The More Cities Change...

Shelby Brown has collected a humorous and fascinating look at the common gripes of the ancient Roman city dweller. From from traffic jams to fashion requirements, many of these complaints will sound eerily modern.
June 19, 2012, 6am PDT | Jonathan Nettler | @nettsj
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Complied for a gallery class Brown taught at the Getty Villa last month, her list of "Seven Plagues" demonstrates that many of the problems faced by contemporary city dwellers wouldn't have been foreign to their ancient world antecedents.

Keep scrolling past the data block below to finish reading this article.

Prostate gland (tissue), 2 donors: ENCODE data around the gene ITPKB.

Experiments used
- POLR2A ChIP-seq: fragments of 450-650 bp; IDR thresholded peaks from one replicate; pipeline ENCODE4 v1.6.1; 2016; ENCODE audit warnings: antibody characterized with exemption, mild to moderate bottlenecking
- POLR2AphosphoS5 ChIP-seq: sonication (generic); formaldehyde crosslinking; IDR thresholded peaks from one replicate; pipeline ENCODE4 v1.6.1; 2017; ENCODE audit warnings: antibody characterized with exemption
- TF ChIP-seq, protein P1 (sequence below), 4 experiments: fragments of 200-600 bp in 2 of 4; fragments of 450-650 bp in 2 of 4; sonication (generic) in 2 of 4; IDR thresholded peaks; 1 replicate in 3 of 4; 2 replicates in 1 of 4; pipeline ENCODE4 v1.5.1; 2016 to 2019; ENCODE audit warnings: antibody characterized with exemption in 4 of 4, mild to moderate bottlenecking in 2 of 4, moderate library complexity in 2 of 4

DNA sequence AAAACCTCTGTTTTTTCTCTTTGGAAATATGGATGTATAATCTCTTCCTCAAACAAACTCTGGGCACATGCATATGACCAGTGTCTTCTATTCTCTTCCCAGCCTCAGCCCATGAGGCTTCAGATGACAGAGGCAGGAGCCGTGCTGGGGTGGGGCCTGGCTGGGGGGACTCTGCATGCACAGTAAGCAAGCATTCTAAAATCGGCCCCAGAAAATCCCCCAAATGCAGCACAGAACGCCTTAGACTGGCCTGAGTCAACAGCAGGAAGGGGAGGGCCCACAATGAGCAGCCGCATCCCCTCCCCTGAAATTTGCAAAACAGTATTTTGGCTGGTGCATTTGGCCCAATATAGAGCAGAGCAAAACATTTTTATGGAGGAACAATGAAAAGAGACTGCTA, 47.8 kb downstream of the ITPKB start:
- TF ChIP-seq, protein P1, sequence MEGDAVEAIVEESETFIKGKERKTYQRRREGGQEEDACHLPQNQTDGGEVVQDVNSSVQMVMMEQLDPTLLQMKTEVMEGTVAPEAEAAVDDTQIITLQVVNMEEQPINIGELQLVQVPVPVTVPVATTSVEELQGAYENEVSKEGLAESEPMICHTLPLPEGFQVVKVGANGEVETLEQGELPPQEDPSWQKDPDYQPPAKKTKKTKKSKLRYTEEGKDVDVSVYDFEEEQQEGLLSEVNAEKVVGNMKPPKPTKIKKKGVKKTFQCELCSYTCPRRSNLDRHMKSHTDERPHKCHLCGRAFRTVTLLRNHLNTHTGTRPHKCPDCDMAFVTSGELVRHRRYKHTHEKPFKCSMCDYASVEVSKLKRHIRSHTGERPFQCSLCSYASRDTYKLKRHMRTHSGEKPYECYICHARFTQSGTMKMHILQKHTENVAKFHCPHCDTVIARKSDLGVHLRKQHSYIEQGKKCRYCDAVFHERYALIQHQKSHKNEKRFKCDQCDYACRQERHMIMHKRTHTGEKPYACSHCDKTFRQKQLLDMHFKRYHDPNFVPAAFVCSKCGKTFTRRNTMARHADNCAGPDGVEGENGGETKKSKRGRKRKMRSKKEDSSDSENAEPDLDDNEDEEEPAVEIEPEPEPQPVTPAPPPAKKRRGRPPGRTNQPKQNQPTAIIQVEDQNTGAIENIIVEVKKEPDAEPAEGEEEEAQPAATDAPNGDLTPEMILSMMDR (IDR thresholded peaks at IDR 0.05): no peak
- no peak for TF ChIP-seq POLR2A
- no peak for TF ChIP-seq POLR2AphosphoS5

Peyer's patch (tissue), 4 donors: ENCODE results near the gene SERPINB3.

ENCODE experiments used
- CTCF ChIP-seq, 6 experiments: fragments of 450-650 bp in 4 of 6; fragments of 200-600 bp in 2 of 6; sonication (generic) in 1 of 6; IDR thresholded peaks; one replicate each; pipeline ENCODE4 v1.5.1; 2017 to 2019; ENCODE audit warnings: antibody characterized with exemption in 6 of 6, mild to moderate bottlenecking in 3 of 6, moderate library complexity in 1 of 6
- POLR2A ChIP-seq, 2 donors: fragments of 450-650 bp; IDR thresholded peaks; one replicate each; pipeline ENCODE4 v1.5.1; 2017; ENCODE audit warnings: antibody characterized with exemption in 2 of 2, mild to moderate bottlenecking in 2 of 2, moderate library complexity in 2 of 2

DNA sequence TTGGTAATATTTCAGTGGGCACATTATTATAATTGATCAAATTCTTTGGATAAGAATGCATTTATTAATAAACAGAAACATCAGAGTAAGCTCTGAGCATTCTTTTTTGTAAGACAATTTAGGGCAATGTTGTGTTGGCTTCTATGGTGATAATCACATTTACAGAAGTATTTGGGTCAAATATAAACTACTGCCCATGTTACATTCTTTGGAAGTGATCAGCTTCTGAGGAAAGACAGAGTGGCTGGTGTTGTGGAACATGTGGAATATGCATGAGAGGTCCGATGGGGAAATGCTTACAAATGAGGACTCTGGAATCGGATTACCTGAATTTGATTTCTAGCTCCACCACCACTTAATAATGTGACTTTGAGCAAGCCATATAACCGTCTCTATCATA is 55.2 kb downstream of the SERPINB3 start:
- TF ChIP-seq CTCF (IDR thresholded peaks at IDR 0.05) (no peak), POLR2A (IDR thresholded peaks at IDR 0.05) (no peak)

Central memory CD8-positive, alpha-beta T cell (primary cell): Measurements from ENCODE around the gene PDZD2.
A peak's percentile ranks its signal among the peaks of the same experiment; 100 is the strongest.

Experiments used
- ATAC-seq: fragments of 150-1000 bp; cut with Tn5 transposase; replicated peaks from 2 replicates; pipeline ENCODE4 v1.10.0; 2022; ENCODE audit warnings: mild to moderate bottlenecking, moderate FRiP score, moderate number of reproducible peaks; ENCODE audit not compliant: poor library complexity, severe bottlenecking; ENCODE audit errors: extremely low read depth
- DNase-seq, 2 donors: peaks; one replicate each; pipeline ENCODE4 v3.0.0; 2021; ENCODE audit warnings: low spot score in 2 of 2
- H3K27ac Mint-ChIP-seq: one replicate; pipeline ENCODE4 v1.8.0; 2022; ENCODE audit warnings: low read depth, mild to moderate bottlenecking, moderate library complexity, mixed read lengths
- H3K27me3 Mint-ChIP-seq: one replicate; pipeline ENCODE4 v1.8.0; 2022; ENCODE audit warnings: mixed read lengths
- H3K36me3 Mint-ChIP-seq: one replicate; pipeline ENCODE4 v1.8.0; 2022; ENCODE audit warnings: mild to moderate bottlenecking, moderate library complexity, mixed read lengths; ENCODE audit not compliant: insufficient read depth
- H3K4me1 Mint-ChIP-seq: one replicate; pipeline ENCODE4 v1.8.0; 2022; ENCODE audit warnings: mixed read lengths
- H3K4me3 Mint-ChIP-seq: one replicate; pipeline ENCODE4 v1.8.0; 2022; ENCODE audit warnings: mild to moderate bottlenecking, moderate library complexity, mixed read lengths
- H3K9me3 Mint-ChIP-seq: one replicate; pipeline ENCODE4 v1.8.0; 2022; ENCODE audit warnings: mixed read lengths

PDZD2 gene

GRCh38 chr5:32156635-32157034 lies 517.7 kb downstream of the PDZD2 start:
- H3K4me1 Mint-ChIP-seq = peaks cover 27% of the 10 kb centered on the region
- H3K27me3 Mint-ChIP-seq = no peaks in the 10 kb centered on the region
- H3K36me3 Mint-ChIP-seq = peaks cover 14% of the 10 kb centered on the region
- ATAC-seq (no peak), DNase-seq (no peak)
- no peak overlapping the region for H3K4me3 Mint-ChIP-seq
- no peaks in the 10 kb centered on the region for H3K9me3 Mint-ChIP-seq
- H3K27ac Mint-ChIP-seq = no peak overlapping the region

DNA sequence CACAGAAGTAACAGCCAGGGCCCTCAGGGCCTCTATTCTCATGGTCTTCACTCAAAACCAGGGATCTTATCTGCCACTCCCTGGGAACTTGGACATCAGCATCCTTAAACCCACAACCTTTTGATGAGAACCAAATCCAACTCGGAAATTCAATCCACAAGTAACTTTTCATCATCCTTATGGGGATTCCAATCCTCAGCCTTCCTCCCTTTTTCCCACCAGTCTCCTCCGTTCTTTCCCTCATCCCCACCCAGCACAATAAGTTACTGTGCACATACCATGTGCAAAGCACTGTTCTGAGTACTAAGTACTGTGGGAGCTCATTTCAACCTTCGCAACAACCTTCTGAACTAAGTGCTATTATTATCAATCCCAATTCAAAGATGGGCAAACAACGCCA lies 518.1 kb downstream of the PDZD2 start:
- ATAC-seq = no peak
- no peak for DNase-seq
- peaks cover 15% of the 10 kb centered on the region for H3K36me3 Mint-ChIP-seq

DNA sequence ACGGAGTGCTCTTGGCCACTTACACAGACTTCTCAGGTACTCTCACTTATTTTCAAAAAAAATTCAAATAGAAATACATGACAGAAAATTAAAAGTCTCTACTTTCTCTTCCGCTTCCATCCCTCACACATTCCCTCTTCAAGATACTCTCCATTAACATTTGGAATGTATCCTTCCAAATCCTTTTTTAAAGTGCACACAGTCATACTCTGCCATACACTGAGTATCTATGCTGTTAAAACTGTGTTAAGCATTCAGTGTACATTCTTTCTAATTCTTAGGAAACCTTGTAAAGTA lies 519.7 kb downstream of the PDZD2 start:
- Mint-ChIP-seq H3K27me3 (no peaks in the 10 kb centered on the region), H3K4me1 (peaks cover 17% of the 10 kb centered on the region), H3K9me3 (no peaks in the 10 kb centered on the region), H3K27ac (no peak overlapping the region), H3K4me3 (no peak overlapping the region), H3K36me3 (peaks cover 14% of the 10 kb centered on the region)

According to Brown, "Some of the most illuminating diatribes come to us from D. Iunius Iuvenalis (Juvenal), an embittered poet of the late first and early second centuries A.D." Passages have been translated by Peter Green.

On noise pollution:

"Insomnia causes most deaths here . . . Show me the apartment
that lets you sleep! In this city sleep costs millions,
and that's the root of the trouble. The waggons thundering past
through those narrow twisting streets, the oaths of draymen caught
in a traffic-jam, would rouse a dozing seal-or an emperor."
(Juvenal, Satire 3.232–238)

On the high costs of city housing:

"If you can tear yourself loose from the Games, a first-class
house can be purchased, freehold, in any small country town
at the price of a year's rent, here, for some shabby, ill-lit attic."
(Juvenal, Satire 3.223–225)

Thanks to APA

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Published on Wednesday, June 13, 2012 in The Iris
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